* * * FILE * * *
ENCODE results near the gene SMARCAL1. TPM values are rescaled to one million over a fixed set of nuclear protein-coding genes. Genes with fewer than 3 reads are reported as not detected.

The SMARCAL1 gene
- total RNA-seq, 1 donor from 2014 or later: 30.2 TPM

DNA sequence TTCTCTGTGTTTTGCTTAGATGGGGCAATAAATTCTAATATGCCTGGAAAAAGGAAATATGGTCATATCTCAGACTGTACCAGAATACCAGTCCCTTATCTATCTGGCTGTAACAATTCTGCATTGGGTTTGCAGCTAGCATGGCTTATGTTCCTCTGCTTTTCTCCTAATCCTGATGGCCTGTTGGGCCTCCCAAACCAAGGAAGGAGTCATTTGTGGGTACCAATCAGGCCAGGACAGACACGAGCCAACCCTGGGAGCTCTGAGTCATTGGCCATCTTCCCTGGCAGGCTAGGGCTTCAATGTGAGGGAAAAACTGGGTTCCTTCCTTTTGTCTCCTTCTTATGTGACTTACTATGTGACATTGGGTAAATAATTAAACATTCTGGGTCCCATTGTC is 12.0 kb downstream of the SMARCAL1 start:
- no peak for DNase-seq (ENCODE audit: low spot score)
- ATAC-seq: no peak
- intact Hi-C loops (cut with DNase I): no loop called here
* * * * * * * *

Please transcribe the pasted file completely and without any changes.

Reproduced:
ENCODE results near the gene SMARCAL1. TPM values are rescaled to one million over a fixed set of nuclear protein-coding genes. Genes with fewer than 3 reads are reported as not detected.

The SMARCAL1 gene
- total RNA-seq, 1 donor from 2014 or later: 30.2 TPM

DNA sequence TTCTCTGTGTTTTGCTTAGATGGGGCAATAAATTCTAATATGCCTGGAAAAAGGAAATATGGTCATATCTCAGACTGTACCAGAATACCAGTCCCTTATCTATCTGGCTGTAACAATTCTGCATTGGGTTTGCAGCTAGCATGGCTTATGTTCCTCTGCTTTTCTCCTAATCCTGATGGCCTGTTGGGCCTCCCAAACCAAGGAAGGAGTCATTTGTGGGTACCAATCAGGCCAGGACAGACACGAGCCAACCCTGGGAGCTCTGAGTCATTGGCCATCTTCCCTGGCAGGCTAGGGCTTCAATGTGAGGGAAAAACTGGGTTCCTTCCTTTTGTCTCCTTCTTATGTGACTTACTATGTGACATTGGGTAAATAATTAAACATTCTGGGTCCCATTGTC is 12.0 kb downstream of the SMARCAL1 start:
- no peak for DNase-seq (ENCODE audit: low spot score)
- ATAC-seq: no peak
- intact Hi-C loops (cut with DNase I): no loop called here